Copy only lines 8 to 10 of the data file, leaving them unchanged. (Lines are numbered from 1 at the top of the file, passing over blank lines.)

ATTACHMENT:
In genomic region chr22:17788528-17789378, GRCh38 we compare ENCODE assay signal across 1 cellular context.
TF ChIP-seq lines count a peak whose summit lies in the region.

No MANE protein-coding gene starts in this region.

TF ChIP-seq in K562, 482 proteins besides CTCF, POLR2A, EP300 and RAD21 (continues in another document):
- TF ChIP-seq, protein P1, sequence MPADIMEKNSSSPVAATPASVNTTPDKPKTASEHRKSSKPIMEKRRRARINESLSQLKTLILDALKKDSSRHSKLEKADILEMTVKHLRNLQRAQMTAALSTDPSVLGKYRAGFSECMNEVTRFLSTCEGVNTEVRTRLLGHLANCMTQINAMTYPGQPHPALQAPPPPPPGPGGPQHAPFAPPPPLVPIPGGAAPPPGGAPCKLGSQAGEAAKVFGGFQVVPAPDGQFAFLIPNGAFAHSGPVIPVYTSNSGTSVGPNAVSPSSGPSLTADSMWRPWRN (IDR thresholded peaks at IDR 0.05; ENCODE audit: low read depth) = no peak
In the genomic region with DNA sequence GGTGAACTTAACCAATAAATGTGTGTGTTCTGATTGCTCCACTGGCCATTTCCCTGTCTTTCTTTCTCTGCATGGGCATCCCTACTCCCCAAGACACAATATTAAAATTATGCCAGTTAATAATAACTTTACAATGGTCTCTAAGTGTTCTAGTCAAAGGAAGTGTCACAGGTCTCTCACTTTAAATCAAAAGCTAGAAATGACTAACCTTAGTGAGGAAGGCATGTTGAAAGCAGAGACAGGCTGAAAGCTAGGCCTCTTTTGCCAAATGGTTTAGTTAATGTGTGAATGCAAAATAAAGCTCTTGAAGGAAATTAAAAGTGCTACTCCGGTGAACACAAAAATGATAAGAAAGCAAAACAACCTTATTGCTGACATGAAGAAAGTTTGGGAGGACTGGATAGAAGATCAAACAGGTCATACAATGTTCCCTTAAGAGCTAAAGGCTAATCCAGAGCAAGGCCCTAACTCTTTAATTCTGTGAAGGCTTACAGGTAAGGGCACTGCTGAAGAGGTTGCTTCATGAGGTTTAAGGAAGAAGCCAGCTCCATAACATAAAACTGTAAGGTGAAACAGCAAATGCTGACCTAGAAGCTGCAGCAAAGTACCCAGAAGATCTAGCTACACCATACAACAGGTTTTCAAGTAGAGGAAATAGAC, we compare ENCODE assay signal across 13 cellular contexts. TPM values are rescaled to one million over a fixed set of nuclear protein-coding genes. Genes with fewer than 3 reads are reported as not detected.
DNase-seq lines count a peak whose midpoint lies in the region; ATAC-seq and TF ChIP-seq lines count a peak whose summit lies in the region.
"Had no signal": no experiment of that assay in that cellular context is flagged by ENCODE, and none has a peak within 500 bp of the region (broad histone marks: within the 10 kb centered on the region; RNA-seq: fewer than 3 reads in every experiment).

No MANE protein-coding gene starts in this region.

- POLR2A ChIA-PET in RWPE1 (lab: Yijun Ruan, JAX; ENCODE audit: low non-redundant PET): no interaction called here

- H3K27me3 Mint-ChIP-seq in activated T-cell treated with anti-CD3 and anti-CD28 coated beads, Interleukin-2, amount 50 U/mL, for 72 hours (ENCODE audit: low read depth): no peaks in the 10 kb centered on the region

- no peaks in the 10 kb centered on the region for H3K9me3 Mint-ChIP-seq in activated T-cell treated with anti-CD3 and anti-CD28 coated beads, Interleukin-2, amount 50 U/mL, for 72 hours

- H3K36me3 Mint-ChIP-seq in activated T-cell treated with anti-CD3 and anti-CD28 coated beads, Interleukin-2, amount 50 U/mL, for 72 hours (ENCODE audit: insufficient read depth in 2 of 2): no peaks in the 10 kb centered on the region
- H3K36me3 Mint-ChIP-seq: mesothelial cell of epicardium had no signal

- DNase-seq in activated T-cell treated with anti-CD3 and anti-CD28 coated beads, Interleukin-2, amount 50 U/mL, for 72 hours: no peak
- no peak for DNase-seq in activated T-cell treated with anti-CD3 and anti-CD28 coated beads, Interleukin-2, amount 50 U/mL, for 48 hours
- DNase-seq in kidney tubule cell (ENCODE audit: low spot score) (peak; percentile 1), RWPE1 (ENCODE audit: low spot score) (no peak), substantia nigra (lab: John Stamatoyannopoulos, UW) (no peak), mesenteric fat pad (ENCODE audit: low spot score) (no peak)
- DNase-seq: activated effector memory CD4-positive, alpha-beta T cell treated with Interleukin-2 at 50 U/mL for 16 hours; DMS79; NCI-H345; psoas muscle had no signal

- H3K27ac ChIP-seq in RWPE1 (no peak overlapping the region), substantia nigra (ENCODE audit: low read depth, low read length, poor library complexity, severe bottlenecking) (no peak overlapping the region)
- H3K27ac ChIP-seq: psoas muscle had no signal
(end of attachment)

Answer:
"Had no signal": no experiment of that assay in that cellular context is flagged by ENCODE, and none has a peak within 500 bp of the region (broad histone marks: within the 10 kb centered on the region; RNA-seq: fewer than 3 reads in every experiment).

No MANE protein-coding gene starts in this region.

- POLR2A ChIA-PET in RWPE1 (lab: Yijun Ruan, JAX; ENCODE audit: low non-redundant PET): no interaction called here